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Friday, November 5, 2021

As more businesses stake out political positions on hot button issues, a new study from a researcher at the Tippie College of Business finds they might be making it difficult to recruit top employees because a significant number of job seekers consider those positions when deciding where to apply.

In recent years, increasing numbers of companies have begun to publicly advocate political positions on current issues, such as climate change, race relations, and immigration. Starbucks and Ben & Jerry’s, for instance, have made their support of liberal causes a part of their brands, while Hobby Lobby and Chick-Fil-A have similarly embraced conservative positions.

But Chad Van Iddekinge, professor of management and entrepreneurship at the University of Iowa's Tippie College of Business, says those companies risk alienating potential talent who don’t share their views. His study surveyed more than 300 working professionals seeking new employment and found:

—58% said a potential employer’s political views were at least somewhat important, and another 36% said they were strongly important.

—40% strongly agreed with the statement that they would be discouraged from applying at a company that takes public political positions that differ from their own.

—34% said they would withdraw an application if they found out they disagreed with an employer’s political positions after submitting a resume.

—54% would be less likely to accept an offer from an employer they discovered had opposing political views after they applied.

Van Iddekinge said the study suggests that if 10 million people are looking for jobs—a conservative estimate—then a company’s political positions are influencing as many as 4 million of them. This suggests companies may be harming their ability to recruit talented employees who hold opposing viewpoints, reducing the size of the talent pool and worker productivity. He said they also risk turning their businesses into self-sorted bubbles of like-minded people that lack diversity in thought.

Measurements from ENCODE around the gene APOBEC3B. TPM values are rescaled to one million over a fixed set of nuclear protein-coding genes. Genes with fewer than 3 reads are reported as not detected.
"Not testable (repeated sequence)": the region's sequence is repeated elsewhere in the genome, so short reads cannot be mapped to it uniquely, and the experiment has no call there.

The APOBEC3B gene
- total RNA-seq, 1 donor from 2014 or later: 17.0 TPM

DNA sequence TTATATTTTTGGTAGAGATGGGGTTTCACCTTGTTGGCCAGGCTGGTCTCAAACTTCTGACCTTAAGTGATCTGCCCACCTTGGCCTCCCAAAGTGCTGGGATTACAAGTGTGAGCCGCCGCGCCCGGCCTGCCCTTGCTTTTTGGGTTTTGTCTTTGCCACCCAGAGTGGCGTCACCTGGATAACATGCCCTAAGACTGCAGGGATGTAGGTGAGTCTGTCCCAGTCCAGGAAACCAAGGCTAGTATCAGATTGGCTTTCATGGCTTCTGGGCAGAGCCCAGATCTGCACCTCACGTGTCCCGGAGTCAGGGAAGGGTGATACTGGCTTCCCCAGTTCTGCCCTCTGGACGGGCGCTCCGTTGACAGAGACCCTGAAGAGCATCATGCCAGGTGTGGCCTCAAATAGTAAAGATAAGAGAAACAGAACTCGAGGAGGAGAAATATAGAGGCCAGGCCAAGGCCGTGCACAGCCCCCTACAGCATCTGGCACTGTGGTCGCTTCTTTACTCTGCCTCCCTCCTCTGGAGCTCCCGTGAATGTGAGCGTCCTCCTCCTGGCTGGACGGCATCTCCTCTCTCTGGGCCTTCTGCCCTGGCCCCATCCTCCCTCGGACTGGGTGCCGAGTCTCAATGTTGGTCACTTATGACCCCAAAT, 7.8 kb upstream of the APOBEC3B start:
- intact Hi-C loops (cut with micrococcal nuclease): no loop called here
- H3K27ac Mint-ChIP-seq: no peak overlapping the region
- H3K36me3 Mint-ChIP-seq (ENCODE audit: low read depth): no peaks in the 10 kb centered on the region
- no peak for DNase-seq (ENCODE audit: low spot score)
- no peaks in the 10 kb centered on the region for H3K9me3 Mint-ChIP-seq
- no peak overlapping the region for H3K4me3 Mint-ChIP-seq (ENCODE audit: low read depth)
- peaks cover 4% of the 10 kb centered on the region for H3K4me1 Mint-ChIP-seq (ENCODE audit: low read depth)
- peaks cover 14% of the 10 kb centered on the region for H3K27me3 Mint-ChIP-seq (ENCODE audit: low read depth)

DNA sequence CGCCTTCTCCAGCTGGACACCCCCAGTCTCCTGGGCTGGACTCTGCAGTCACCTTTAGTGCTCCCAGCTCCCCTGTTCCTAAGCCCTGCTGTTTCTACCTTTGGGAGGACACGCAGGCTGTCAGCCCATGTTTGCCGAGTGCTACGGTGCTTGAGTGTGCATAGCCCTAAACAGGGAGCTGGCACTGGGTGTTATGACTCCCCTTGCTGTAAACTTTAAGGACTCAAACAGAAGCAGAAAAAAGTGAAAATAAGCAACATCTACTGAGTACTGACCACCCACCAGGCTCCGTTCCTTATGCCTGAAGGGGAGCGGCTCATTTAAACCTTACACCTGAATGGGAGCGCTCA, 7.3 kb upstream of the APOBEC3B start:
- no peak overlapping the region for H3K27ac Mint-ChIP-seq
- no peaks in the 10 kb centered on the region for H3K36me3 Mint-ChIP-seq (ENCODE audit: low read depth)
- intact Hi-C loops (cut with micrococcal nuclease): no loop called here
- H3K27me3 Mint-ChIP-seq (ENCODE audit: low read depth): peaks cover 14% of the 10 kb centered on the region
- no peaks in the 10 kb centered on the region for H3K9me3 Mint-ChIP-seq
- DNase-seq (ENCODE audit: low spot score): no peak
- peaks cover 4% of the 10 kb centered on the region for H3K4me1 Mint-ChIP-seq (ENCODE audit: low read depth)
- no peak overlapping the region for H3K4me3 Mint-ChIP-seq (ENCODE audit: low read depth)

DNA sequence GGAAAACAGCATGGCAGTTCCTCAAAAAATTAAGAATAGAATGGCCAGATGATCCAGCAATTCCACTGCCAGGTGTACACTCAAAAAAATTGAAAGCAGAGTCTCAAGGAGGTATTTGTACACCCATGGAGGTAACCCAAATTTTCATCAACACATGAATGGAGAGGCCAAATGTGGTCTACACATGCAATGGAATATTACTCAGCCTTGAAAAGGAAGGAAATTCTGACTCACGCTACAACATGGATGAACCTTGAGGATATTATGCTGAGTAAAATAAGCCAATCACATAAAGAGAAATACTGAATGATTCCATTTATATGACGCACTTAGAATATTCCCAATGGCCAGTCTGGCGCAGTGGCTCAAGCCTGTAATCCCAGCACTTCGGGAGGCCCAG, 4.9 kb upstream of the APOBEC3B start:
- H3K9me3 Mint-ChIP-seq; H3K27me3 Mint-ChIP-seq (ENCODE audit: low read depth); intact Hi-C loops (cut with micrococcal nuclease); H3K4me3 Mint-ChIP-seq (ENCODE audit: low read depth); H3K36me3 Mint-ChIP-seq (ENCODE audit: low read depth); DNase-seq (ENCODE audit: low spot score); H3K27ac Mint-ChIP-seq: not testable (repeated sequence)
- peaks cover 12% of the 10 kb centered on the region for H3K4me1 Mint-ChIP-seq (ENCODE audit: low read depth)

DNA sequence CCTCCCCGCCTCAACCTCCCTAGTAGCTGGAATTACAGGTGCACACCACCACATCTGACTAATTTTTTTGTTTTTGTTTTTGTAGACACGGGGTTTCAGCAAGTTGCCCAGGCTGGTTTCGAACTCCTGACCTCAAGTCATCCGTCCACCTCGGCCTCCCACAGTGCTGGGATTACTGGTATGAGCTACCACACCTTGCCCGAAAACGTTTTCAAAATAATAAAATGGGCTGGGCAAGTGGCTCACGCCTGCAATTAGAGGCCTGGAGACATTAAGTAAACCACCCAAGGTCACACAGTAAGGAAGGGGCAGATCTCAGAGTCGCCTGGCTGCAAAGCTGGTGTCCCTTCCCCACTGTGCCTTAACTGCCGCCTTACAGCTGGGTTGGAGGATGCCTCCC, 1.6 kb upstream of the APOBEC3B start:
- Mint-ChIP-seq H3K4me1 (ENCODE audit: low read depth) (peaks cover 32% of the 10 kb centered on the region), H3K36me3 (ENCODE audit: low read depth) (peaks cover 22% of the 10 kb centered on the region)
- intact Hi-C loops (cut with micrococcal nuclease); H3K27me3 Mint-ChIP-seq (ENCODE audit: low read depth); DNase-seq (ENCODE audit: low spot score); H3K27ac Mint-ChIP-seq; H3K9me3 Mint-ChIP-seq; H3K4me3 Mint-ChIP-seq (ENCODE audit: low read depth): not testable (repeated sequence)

He said it might even be one reason why so many employers are having a difficult time filling vacancies today.

“Put simply, affiliating with a particular political party or taking stances on political issues will turn off some applicants,” he says. Further, he says the data suggest that since many job seekers do not apply to organizations due to their political affiliations, organizations may not realize how their positions are influencing their recruiting because they have resumes only from those who choose to apply.

The study, “Organizational Political Affiliation and Job Seekers: If I Don’t Identify with Your Party, am I Still Attracted?” was co-authored by Philip Roth of Clemson University, John Arnold of the University of Missouri, H. Jack Walker of Auburn University, and Liwen Zhang of the University of New South Wales in Australia. It was published in the Journal of Applied Psychology.

MEDIA CONTACT: Tom Snee, 319-384-0010 (o); 319-541-8434 (c); tom-snee@uiowa.edu